"As a direct result of failed and inconsistent federal enforcement, Arizona is under attack from violent Mexican drug and immigrant smuggling cartels. Now, Arizona is under attack in federal court from President Obama and his Department of Justice," Brewer said. "Today's filing is nothing more than a massive waste of taxpayer funds."
State Sen. Russell Pearce, the principal sponsor of the bill co-sponsored by dozens of fellow Republican legislators, denounced the lawsuit as "absolute insult to the rule of law" as well as to Arizona and its residents.
The lawsuit is sure to have legal and political ramifications beyond Arizona as the courts weigh in on balancing power between the states and the federal government and politicians invoke the immigration issue in this crucial election year.
Reflecting the political delicacy of the issue, three Democratic members of Congress in Arizona asked the Obama administration not to bring the suit in a year when they face tough re-election battles. On the Republican side, Sen. John McCain is locked into a tough primary fight as his right-leaning GOP challenger takes him to task for his earlier promotion of comprehensive immigration reform, which he has since abandoned in favor of a message to "Complete the danged fence."
The case focuses heavily on the legal argument called pre-emption -- an issue that has been around since the Founding Fathers declared that the laws of the United States "shall be the supreme Law of the land."
The Obama administration's reliance on the pre-emption argument in the Arizona case marks the latest chapter in its use of this legal tool.
Within months of taking office, the Obama White House directed department heads to undertake pre-emption of state law only with full consideration of the legitimate prerogatives of the states.
The 2009 directive was aimed at reversing Bush administration policy which had aggressively employed pre-emption in an effort to undermine a wide range of state health, safety and environmental laws.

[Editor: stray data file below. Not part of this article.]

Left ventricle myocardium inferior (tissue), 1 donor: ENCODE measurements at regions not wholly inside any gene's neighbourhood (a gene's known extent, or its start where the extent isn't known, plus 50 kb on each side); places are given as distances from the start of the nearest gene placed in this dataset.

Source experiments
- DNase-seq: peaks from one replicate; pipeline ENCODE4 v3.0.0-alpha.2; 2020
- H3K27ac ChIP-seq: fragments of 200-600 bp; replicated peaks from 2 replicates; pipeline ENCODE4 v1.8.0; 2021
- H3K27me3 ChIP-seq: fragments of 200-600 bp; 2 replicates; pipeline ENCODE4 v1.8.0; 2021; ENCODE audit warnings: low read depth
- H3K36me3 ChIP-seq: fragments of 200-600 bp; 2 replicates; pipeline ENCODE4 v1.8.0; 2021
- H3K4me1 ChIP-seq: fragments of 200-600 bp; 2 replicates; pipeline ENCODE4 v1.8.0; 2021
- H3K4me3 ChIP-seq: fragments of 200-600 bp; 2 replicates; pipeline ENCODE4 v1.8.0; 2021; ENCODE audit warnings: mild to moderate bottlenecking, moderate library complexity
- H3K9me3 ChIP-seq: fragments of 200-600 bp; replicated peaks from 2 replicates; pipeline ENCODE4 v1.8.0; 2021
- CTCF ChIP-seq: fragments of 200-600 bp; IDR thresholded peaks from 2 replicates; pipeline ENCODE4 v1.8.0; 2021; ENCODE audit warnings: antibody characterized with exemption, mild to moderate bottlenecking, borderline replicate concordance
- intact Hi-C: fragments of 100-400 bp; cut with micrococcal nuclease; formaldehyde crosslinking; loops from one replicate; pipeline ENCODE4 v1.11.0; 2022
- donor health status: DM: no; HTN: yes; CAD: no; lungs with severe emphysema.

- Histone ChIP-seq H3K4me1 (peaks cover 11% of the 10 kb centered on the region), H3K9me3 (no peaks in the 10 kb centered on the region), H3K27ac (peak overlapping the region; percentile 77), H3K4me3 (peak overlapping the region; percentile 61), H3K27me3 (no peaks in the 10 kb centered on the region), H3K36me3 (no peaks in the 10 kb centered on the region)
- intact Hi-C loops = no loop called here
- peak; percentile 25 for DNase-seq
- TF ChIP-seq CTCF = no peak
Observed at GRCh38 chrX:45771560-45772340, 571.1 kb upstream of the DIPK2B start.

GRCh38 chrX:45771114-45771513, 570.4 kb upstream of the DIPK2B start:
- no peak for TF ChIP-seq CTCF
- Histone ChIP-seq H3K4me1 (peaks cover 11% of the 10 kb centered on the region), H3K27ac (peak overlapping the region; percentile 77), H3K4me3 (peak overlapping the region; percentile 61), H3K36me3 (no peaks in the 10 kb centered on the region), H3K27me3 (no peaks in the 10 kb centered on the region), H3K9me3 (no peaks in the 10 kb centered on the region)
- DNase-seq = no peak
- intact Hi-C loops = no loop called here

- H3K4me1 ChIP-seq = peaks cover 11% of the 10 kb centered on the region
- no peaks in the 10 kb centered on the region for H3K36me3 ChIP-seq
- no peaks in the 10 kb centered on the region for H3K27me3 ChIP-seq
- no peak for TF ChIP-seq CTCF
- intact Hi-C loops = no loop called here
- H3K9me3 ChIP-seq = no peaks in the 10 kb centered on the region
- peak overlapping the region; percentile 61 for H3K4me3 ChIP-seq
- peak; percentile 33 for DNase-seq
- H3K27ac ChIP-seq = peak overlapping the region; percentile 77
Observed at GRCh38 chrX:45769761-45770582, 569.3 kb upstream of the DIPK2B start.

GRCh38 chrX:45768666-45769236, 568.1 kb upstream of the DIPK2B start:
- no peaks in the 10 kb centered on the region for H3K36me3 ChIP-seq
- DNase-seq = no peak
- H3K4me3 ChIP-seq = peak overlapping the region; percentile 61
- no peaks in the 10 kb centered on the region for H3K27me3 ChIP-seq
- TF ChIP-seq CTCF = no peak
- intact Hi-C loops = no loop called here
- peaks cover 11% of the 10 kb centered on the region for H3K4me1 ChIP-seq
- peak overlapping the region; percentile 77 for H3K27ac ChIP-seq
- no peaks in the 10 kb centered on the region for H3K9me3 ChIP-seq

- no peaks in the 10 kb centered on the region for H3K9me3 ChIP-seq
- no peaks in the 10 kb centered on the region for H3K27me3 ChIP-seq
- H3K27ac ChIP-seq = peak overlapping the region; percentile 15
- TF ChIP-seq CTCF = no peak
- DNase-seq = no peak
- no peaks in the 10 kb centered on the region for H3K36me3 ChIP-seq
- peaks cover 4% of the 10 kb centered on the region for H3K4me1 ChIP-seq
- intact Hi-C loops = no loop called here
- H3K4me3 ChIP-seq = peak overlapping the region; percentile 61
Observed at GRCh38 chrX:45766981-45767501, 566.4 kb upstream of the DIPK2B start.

"The case strikes me as incredibly important because of its implications for the immigration debate," said University of Michigan constitutional law professor Julian Davis Mortenson. "The courts are going to take a close look at whether the Arizona law conflicts with congressional objectives at the federal level."
Kris Kobach, the University of Missouri-Kansas City law professor who helped draft the Arizona law, said he's not surprised by the Justice Department's challenge but called it "unnecessary."
He noted that the law already is being challenged by the American Civil Liberties Union and other groups opposed to the new statute.
"The issue was already teed up in the courts. There's no reason for the Justice Department to get involved. The Justice Department doesn't add anything by bringing their own lawsuit," Kobach said in an interview.
The Mexico government welcomed the decision to sue to block a law that it said "affects the civil and human rights of thousands of Mexicans."
Associated Press Writers Paul Davenport and Jonathan J. Cooper in Phoenix, John Hanna in Topeka, Kan., and Pete Yost in Washington contributed to this report.